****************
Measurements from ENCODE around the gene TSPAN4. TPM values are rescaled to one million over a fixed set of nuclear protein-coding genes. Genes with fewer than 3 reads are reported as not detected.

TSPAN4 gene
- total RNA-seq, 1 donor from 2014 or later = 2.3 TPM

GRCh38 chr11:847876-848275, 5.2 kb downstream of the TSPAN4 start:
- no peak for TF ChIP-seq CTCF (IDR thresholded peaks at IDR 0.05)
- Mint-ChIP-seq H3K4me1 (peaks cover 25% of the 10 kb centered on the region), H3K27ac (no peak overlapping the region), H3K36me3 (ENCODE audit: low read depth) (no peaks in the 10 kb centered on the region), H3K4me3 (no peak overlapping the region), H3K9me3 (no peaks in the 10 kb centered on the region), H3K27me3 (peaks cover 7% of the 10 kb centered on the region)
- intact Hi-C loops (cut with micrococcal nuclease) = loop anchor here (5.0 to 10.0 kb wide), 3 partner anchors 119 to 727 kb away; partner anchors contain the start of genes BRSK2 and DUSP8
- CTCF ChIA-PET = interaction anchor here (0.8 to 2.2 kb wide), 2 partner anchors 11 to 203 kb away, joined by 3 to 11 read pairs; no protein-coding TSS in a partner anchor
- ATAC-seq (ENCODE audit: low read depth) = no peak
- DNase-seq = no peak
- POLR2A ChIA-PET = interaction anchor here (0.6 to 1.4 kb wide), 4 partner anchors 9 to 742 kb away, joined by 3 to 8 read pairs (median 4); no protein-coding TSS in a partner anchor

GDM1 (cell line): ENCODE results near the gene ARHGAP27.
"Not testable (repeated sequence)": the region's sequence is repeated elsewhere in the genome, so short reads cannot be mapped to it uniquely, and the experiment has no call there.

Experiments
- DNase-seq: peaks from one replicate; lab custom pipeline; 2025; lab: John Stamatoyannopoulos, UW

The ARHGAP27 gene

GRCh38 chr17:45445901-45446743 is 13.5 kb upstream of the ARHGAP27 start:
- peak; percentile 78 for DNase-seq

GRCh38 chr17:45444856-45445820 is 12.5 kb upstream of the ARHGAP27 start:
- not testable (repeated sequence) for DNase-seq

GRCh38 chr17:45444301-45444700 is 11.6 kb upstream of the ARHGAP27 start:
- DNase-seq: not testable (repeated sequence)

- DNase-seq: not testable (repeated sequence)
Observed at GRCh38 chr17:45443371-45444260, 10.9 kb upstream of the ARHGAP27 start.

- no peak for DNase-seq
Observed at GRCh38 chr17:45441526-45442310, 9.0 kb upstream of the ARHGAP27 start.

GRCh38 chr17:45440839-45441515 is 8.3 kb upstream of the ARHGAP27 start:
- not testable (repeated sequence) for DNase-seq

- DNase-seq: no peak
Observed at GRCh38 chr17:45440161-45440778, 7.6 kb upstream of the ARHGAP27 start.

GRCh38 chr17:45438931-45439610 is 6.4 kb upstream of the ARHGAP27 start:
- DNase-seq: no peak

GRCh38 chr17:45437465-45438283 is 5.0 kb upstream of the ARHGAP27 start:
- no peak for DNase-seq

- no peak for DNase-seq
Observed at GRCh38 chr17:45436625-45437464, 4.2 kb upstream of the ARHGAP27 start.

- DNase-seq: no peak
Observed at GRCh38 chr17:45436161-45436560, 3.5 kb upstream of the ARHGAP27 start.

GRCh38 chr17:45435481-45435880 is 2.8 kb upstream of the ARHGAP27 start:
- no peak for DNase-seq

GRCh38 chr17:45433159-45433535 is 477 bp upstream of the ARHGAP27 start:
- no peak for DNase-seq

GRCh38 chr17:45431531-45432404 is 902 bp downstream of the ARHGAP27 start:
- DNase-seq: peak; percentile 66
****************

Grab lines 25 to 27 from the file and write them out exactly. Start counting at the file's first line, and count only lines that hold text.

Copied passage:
- no peak for DNase-seq
Observed at GRCh38 chr17:45441526-45442310, 9.0 kb upstream of the ARHGAP27 start.

GRCh38 chr17:45440839-45441515 is 8.3 kb upstream of the ARHGAP27 start: